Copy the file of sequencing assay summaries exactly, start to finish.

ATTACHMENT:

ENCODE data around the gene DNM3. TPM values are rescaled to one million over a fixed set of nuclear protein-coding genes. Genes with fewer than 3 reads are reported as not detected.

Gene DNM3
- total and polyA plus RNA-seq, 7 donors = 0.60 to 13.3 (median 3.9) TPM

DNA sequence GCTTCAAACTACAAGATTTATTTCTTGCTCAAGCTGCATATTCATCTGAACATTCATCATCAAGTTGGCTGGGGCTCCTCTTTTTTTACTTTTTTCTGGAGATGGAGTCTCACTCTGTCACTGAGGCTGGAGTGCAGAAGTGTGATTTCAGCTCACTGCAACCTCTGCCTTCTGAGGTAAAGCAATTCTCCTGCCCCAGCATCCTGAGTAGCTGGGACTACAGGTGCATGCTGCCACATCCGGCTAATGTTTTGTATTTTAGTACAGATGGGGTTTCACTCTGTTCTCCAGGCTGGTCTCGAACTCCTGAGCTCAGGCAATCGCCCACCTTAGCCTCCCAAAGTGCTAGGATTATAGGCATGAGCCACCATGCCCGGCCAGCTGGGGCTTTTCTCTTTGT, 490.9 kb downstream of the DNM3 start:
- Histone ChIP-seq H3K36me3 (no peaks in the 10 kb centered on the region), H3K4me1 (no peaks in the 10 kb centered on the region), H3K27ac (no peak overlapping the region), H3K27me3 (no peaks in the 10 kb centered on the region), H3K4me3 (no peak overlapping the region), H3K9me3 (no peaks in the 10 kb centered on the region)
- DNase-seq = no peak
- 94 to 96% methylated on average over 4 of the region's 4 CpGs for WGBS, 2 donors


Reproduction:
ENCODE data around the gene DNM3. TPM values are rescaled to one million over a fixed set of nuclear protein-coding genes. Genes with fewer than 3 reads are reported as not detected.

Gene DNM3
- total and polyA plus RNA-seq, 7 donors = 0.60 to 13.3 (median 3.9) TPM

DNA sequence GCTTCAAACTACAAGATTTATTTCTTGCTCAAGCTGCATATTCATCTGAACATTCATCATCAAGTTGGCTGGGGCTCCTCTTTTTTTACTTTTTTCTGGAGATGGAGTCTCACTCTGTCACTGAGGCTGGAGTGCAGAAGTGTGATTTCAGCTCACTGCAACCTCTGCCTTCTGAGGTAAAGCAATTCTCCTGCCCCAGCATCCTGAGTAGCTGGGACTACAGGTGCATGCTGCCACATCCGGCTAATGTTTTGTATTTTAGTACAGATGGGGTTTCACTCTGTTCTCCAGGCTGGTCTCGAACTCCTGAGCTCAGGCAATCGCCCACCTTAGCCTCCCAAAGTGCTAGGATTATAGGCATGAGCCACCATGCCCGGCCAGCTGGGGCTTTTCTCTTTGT, 490.9 kb downstream of the DNM3 start:
- Histone ChIP-seq H3K36me3 (no peaks in the 10 kb centered on the region), H3K4me1 (no peaks in the 10 kb centered on the region), H3K27ac (no peak overlapping the region), H3K27me3 (no peaks in the 10 kb centered on the region), H3K4me3 (no peak overlapping the region), H3K9me3 (no peaks in the 10 kb centered on the region)
- DNase-seq = no peak
- 94 to 96% methylated on average over 4 of the region's 4 CpGs for WGBS, 2 donors